UPDATE: Libya on Lynch Alert

Liberated Libya targets sub-Saharan migrant workers along with mercenaries.

This sub-Saharan African woman does not look like a mercenary, but she does look like someone who needs to hide from Libyan rebels. (Photo: Zohra Bensemra/Reuters)

Aug 29, 2011
Allan MacDonell is TakePart’s News + Opinion editor, with a focus on social justice.

UPDATE: September 1, 2011

Western media is confirming reports today that Libyan rebels are rounding up thousands of black Africans in and around Tripoli. Migrants, male and female, are being detained in improvised pens across the city. Almost all of the Africans claim to be innocent workers, and almost all of the Africans are accused of being mercenaries who fought for Muammar Gaddafi.

The Associated Press reports:

Aladdin Mabrouk, a spokesman for Tripoli's military council, said no one knows how many people have been detained in the city, but he guessed more than 5,000. While no central registry exists, he said neighborhood councils he knows have between 200 and 300 prisoners each. The city of 1.8 million has dozens of such groups.

Justice Minister Mohammed al-Alagi told reporters this week that he'd visited several detention centers and found conditions "up to international standards."

"We are building a Libya of tolerance and freedom, not of revenge," he said.

Previous accounts of sub-Saharan detainees who were executed while their hands were tied behind their backs contradict al-Alagi’s vision of tolerance and freedom.

While governments of the free world congratulate Libyan opposition forces on overthrowing a murderous and quite possibly insane dictator, Muammar Gaddafi, the United Nations and three human rights organizations are hedging their celebrations: Evidence abounds that rebel fighters are executing sub-Saharan pro-Gaddafi mercenaries in summary reprisal killings. In an even more disturbing trend, freedom fighters appear to be lynching sub-Saharan migrant workers who played no part in the conflict.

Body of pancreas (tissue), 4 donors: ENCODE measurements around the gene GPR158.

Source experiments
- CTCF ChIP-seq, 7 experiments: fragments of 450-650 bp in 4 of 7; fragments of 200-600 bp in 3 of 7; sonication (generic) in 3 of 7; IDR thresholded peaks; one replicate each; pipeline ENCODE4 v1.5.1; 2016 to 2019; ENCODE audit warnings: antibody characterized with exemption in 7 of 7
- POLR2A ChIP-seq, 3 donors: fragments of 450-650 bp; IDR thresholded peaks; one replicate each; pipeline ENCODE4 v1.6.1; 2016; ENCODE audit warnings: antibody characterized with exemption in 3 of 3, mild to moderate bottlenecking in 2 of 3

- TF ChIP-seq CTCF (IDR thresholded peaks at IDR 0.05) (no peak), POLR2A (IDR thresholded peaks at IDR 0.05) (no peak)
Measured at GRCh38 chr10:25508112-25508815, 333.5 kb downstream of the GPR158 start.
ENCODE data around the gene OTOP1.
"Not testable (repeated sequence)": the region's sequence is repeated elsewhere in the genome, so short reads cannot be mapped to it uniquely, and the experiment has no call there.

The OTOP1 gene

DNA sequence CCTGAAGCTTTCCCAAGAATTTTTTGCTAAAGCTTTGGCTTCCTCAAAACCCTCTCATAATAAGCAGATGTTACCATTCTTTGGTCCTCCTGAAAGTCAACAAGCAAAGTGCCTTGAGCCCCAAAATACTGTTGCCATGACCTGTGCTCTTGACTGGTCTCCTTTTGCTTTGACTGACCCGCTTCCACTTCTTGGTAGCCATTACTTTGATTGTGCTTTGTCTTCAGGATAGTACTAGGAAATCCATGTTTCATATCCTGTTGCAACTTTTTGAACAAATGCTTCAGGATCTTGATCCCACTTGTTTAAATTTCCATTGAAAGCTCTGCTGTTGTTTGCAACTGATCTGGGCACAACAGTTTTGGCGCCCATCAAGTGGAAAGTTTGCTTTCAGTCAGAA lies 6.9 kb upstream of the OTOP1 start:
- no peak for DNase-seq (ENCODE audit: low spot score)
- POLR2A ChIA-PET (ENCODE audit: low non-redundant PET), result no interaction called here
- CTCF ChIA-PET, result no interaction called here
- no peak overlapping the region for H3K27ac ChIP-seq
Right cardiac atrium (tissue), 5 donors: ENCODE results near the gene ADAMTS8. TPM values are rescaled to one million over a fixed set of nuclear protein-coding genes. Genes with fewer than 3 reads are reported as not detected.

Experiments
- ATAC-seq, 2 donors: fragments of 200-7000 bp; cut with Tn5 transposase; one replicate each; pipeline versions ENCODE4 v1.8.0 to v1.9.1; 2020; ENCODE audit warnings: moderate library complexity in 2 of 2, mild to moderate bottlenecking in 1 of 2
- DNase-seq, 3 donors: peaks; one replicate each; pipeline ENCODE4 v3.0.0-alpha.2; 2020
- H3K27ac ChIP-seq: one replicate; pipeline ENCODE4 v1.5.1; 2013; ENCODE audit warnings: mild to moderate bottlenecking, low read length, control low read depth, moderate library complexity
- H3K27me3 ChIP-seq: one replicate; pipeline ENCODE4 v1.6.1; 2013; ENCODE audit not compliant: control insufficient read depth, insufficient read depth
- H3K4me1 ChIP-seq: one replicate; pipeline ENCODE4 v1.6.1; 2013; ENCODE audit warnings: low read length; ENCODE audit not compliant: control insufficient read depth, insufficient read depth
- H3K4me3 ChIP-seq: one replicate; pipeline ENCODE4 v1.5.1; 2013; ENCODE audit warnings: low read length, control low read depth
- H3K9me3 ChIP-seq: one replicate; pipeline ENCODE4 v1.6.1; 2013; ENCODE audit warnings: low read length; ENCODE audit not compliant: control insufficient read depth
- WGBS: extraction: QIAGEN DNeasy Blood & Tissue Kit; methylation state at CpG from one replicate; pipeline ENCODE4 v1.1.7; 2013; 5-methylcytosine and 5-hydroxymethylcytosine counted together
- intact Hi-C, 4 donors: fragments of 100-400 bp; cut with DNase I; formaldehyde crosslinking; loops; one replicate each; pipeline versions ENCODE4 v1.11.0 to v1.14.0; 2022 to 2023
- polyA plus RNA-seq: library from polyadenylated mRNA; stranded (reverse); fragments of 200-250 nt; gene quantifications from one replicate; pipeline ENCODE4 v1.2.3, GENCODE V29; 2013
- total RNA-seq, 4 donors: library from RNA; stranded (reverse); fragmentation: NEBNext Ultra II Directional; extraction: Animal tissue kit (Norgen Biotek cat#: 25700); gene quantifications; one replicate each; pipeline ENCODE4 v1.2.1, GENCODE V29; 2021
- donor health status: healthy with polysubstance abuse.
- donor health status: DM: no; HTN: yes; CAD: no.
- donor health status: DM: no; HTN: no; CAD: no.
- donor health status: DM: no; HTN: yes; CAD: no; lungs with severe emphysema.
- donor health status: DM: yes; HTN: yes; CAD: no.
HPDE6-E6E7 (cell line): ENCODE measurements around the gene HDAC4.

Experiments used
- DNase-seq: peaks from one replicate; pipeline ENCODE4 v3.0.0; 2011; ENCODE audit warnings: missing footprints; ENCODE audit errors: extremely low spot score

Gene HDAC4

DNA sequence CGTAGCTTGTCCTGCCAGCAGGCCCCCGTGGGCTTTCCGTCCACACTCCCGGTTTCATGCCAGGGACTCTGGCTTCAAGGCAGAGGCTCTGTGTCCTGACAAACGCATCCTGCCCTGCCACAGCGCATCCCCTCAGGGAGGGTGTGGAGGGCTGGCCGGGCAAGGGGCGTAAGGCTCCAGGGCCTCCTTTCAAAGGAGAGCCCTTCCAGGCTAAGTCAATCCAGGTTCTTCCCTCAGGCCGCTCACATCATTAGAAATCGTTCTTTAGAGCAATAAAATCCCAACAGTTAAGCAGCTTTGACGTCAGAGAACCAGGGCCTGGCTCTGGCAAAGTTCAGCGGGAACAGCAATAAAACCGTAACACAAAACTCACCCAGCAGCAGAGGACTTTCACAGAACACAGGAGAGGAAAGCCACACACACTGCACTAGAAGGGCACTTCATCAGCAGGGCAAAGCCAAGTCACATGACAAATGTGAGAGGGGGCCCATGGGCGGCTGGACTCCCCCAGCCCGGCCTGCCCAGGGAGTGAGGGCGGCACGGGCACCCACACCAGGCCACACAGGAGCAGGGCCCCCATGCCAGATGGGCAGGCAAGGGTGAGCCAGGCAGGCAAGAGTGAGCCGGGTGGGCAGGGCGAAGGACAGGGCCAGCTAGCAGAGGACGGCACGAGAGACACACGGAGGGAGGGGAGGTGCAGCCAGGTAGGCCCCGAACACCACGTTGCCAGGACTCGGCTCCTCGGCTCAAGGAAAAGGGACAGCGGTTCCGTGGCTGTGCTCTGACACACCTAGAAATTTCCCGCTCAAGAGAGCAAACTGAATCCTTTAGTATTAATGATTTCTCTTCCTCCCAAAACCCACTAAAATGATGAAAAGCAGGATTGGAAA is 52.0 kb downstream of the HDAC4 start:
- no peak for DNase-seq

Sub-Saharan migrant workers face deep hostility in liberated Libya.

Reports of migrants being murdered by rebels date back to February. In April, the government of Chad called upon coalition forces to protect its citizens who were stranded in opposition strongholds. At the time, 300,000 migrants from Chad were in Libya, among an estimated sub-Saharan workforce of 3 million. The migrants were imperiled by association when the Gaddafi regime, according to BBC sources, bolstered its forces with 10,000 Africans recruited from Sudan, Chad, Mali and Niger.

This past weekend, with Gaddafi loyalists largely routed in the capital city Tripoli, that peril crossed over to slaughter.

From the Independent:

The killings had taken place at a makeshift hospital, in a tent marked clearly with the symbols of the Islamic Crescent. Some of the dead were on stretchers, attached to intravenous drips. Some were on the back of an ambulance that had been shot at. Around 30 men lay decomposing in the heat. Many of them had their hands tied behind their back. Almost all of the victims were black men.

“It is crucial that humanitarian law prevails and that refugees and migrant workers are fully and properly protected,” responded United Nations High Commissioner for Refugees Antonio Guterres. “Africans especially can be particularly vulnerable to acts of vengeance.”

Amnesty International cites violence directed at migrant workers in the coastal town of Zawiyah. Martin Jerrett, the head of the International Organization for Migration (IOM) in Benghazi, says the IOM is desperate to extricate sub-Saharan migrant workers pinned in the crossfire, and that Africans face deep hostility in liberated Libya. Back in March, Human Rights Watch warned that thousands of guest workers in Libya had been stripped of their possessions and urgently needed evacuation. Since then, the situation has become only more dangerous for any sub-Saharan worker who remains in Libya.

Human Rights Watch, Amnesty International and the International Organization for Migration can keep you informed. The United Nations Refugee Agency has programs in place and can use your assistance.

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